The lower level interior finishes were robust, anticipating a flood. However, upstairs the foyer and auditorium featured vertical meranti wall lining with maple plywood rectangular panels and north coast hardwood parquetry floors. From the Opening Day Booklet we can note the pride: the building’s “acoustics were given expert treatment”, it was air conditioned, the main auditorium could seat 845 with 80 extra if required, the space below could sit 256, or 208 at tables and 80 in the theatrette, beside the Refreshments Kiosk. The Mayor forecast “Balls, Stage Productions, Orchestral Concerts, Ballet, Conferences, etc”, noting that there was a grand piano and specialised stage lighting, including cyclorama. The booklet also expressed regret that “Council, on the grounds of cost had to abandon its intention to construct a full stage house”. The good news came from the Minister for Lands and Member for Lismore who reassured teenagers that they “could perform the current dance craze -the stomp – without fear of stress to the structure”.
Community expectations changed, the hall ran down and it was severely damage by hail in 2004. It was on the brink of redundancy. Northern Rivers Performing Arts (NORPA) has been the Managers of the facility and the major tenant for about 20 years. This has been a cultural alliance between the council and NORPA, with shared goals for creating a cultural hub around the City Hall. NORPA pushed for an upgrade to facilitate more uses, local talent and attract performances to Lismore that rejected the hall as a suitable venue. The council sought funding and a design, and was successful with a Commonwealth Government regional infrastructure grant for approximately $4.9 million. Arts NSW provided $100,000 toward NORPA’s new theatre lighting.
The Lismore based practice Dominic Finlay Jones Architects (DFJArch) was successful with their submission. With the collaborative assistance of Phil Ward of Phillips Smith Conwell Architects, Brisbane (particularly for the auditorium and the acoustics) they undertook the project in 2012-13.
Their engagement with the council, other stakeholders and users identified the current shortcomings. The criticisms focused on very poor acoustics, extreme difficulties in importing a show into back-of-house, difficult inequitable public access and an inadequately small foyer (150 people and then overflowing). It needed to be more flexible, attract a wider range of uses and larger productions, high quality acts. The back stage entry was “just a door and railing, sometimes props and equipment had to be winched or craned up to the door” (above the floods).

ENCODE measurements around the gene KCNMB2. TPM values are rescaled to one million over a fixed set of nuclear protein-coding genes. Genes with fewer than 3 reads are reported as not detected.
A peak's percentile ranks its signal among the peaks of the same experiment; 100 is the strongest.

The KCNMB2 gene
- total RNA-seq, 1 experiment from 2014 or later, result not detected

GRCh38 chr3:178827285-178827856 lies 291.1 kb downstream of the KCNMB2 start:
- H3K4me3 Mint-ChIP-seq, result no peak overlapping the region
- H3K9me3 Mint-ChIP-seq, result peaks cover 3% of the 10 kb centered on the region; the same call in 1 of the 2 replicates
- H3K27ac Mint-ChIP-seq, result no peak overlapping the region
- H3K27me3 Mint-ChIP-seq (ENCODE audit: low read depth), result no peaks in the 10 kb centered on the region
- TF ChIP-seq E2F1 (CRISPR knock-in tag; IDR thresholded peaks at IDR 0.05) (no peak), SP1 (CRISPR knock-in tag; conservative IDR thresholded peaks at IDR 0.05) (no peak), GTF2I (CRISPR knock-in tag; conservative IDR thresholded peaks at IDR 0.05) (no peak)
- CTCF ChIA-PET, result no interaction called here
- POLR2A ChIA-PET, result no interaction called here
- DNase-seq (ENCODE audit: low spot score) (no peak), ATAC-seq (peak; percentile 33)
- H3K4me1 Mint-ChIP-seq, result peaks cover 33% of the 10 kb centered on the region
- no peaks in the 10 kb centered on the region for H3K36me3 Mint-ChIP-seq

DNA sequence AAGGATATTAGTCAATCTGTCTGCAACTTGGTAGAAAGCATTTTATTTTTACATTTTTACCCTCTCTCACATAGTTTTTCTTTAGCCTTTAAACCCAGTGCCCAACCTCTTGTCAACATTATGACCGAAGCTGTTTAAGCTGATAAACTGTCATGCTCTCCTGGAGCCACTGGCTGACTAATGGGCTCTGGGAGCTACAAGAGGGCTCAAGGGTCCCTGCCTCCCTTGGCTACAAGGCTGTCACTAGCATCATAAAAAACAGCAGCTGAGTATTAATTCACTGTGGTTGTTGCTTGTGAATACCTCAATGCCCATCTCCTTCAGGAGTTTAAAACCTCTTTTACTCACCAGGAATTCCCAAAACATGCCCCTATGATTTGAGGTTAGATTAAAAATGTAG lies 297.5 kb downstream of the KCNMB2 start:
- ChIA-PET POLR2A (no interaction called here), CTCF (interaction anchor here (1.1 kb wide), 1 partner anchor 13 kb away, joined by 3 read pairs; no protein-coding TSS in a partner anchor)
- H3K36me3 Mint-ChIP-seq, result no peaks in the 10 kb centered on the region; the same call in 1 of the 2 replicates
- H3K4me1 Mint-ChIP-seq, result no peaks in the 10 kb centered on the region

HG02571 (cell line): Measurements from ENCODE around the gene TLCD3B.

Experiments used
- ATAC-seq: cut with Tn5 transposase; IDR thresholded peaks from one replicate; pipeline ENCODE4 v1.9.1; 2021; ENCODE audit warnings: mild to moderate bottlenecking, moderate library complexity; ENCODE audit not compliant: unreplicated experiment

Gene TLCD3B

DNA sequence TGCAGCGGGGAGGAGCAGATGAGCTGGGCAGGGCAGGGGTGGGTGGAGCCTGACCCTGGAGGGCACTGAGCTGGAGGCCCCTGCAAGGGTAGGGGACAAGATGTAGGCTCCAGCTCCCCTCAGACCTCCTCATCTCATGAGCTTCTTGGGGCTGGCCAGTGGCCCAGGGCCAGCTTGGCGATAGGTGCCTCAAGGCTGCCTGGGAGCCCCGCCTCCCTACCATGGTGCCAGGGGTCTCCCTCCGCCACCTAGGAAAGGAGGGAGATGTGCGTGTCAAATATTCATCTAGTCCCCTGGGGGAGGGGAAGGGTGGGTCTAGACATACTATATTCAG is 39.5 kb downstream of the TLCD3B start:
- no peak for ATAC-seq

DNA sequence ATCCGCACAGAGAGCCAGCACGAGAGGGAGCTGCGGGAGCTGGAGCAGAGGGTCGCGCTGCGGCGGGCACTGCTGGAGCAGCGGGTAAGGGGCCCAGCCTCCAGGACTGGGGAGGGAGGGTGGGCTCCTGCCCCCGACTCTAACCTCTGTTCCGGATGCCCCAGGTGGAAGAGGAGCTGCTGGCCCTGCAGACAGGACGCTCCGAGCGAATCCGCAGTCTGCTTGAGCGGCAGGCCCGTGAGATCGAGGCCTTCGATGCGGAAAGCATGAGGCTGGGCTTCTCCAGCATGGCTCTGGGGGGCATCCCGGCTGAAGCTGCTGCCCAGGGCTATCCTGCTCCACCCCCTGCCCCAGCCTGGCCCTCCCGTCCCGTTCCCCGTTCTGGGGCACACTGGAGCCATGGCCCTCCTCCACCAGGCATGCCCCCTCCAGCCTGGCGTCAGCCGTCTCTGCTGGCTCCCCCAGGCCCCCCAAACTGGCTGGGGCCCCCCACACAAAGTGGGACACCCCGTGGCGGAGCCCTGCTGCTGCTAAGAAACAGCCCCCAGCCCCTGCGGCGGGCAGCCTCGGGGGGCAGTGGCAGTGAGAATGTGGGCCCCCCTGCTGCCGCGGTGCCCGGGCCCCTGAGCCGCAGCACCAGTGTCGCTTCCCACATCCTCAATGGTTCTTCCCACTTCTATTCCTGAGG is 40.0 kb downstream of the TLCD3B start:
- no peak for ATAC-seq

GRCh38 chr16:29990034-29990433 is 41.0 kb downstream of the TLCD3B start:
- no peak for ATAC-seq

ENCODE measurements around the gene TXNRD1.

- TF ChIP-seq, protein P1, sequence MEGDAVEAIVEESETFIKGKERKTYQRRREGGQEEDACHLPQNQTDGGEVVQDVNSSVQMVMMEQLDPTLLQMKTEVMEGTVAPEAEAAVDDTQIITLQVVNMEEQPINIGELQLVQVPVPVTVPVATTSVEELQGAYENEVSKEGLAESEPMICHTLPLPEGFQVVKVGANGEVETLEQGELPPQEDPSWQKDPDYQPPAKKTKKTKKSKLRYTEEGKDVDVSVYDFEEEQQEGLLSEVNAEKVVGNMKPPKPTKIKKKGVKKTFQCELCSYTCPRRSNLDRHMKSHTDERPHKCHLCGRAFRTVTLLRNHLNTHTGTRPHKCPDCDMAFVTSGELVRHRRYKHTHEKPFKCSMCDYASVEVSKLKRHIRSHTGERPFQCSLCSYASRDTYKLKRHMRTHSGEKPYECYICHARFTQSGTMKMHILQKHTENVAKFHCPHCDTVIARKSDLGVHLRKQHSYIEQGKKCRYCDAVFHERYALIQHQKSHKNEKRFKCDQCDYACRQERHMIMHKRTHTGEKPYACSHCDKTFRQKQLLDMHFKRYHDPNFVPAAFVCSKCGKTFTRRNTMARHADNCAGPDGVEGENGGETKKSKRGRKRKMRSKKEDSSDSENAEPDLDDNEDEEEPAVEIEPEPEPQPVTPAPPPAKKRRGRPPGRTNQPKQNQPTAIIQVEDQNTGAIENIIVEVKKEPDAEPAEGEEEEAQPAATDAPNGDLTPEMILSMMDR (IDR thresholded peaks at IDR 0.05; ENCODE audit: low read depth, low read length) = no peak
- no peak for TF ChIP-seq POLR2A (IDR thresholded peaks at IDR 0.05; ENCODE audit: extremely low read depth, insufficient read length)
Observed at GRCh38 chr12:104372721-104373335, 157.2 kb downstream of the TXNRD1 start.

The DFJArch team challenged aspects of the Brief, brought innovative and pro-active alternatives to the project, within the $6.3 million budget. From their statement, they carried out a detailed analysis of the building and identified under-utilised space; they did not pursue the new additions for the foyer but added comprehensive back-of-house infrastructure. They were very conscious about respecting the latent character of the original 1960s building, but also mindful that their designed additions needed to be clear, contemporary and complementary. They saw value in the existing fabric, took a re-use approach to “bring the building into the 21st Century with a relatively light hand.” 5
The City Hall re-emerged with Frankenstein in July 2013, performed by the Sydney Ensemble Theatre, giving Lismore audiences‘ their first chance to see the hall’s renovations, which includes covered outdoor spaces, new seating, [improved] acoustics, a redesigned foyer, bar and [improved] access. 6
As examples of new possibilities, The City Hall recently hosted a medical conference and will stage Kinship by Bangarra Dance Theatre in November.
DFJArch believe that Lismore City Hall’s acoustically overhauled four distinct multi-use spaces, supported by industry back-of-house facilities, have seen it realise its potential as the Northern Rivers’ pre-eminent performance venue. Others agree, the project has been awarded three architectural awards, one engineering excellence award, a commendation from the property industry and acknowledgement from the MBA.
Perhaps Town Halls are a community’s symbol for coming of age, like a pre-19th century social debutant, or the 1970s couple who took dancing lessons and borrowed a suit for the Ball. For a town or city it can present prestige or status and acknowledge success.
As a community meeting place the town hall faces the competition found in local clubs with large auditoria, dozens of new school BER multi-purpose buildings and connected communities, the inventiveness of local libraries in engaging with community or the impressively diverse activities offered, for all ages by regional art galleries.
Town halls need to identify their contemporary community role and define their purpose, with a view to filling any gaps and maintaining their importance, particularly in this user-pays era.
Director, Placemark Consultants